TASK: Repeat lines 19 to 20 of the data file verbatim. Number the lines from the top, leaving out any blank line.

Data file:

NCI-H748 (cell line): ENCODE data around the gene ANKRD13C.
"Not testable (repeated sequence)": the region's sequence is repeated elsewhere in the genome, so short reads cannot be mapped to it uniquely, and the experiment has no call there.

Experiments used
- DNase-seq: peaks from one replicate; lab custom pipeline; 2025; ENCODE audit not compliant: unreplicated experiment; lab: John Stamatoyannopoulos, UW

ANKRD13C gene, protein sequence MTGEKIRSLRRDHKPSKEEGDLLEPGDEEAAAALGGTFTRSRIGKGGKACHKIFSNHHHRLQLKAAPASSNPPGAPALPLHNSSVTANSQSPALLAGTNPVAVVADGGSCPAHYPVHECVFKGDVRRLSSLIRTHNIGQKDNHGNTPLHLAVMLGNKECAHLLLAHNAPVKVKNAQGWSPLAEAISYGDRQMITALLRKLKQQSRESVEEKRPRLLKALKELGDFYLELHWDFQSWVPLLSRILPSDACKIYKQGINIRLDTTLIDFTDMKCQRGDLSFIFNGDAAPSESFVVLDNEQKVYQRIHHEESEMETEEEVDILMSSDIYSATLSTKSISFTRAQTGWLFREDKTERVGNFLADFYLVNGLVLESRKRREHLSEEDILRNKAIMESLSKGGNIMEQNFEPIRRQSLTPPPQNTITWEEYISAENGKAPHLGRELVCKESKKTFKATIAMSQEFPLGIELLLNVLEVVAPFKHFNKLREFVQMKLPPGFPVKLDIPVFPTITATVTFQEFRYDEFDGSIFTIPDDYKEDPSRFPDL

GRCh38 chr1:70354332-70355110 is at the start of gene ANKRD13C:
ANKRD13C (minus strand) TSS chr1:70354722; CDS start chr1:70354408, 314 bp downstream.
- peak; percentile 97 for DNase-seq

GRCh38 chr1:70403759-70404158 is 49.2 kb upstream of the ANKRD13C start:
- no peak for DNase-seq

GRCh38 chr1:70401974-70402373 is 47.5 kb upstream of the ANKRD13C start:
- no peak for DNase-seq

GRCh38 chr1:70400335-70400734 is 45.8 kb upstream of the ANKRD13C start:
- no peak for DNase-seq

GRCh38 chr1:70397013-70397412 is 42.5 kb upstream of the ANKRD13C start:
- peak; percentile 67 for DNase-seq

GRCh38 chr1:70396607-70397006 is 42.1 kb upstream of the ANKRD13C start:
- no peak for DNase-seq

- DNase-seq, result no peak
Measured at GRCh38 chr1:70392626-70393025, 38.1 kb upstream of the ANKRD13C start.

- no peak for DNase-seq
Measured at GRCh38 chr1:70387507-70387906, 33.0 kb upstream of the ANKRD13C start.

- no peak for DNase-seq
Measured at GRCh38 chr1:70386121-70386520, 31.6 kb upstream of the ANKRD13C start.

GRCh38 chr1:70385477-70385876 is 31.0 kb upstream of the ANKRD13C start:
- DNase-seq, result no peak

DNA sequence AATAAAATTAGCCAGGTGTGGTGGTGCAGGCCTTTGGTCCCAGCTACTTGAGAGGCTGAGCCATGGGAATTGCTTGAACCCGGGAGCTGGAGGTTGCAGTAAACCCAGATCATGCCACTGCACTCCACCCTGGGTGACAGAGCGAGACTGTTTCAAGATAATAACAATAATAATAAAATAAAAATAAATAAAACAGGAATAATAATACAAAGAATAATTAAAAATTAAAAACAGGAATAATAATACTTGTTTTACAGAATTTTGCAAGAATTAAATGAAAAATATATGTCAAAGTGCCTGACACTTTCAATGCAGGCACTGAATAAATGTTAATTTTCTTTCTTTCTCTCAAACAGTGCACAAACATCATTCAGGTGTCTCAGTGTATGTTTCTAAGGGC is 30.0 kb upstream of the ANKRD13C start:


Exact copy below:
- DNase-seq, result no peak
Measured at GRCh38 chr1:70392626-70393025, 38.1 kb upstream of the ANKRD13C start.